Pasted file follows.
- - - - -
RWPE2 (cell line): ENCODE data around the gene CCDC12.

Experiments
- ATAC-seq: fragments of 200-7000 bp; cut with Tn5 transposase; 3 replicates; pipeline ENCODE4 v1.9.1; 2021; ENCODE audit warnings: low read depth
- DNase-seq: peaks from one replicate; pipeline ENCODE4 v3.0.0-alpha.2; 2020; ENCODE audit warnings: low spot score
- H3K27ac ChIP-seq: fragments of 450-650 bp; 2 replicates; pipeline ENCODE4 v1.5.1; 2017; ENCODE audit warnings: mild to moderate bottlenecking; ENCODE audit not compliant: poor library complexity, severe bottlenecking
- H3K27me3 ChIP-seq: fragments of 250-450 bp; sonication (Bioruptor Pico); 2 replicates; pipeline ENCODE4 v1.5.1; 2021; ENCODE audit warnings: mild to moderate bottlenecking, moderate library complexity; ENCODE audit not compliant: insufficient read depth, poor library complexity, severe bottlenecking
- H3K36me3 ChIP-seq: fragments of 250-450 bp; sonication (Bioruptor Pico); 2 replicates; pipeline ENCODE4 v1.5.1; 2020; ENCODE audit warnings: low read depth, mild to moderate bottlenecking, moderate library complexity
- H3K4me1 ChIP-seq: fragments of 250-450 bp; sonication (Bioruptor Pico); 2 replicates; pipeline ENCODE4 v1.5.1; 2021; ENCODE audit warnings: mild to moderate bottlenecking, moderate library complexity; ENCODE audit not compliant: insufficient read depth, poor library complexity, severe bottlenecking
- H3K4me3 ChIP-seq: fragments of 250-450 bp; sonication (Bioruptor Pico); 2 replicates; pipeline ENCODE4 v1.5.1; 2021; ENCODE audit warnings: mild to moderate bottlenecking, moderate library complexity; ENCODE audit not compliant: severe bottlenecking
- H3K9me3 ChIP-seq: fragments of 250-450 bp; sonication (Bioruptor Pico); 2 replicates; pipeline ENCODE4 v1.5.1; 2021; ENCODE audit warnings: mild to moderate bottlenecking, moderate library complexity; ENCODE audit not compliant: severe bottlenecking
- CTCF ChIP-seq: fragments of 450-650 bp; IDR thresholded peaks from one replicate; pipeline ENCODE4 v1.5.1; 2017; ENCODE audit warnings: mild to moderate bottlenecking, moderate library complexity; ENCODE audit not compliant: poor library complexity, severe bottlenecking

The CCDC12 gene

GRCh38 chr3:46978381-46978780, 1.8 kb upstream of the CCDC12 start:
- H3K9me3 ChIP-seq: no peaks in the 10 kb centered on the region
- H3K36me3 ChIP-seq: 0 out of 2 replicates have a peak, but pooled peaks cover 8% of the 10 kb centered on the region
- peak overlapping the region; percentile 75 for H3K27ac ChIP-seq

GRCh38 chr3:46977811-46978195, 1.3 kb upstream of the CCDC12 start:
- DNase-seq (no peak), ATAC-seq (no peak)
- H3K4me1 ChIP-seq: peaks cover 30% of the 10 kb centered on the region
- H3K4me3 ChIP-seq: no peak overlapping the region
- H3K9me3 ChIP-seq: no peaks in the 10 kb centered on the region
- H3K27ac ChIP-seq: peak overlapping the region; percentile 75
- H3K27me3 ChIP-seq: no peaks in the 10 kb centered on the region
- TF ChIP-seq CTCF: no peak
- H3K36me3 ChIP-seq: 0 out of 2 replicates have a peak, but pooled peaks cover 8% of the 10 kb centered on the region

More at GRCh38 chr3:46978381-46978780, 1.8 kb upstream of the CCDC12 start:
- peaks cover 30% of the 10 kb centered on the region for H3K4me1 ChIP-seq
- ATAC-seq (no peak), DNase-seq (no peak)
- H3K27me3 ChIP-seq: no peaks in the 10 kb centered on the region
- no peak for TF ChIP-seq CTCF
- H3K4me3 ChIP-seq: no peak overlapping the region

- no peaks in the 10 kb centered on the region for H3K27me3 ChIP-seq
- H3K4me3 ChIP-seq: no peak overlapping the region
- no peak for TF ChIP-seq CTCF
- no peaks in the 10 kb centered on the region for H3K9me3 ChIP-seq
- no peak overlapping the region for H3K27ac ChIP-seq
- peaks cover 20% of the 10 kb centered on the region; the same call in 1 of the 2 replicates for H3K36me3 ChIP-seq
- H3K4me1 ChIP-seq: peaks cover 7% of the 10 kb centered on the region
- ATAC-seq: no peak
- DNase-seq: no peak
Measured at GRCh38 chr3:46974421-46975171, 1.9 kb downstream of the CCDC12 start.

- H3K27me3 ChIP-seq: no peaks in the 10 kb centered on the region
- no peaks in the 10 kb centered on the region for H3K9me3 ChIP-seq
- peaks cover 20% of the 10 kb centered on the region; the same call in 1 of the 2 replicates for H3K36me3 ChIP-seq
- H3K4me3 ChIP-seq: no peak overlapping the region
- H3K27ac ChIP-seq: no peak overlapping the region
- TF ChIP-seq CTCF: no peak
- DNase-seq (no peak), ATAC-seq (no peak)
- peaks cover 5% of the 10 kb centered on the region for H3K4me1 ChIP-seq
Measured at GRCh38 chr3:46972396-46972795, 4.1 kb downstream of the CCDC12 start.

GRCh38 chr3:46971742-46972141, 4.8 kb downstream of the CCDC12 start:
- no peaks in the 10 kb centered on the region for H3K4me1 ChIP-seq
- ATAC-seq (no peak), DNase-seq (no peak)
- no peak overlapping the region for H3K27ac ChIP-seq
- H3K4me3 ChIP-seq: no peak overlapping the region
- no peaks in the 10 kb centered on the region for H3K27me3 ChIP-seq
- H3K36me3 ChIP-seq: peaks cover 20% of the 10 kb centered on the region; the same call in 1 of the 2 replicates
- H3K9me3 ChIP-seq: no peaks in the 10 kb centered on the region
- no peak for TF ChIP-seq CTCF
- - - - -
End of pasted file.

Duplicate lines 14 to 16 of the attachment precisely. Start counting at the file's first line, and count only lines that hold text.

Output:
- H3K9me3 ChIP-seq: no peaks in the 10 kb centered on the region
- H3K36me3 ChIP-seq: 0 out of 2 replicates have a peak, but pooled peaks cover 8% of the 10 kb centered on the region
- peak overlapping the region; percentile 75 for H3K27ac ChIP-seq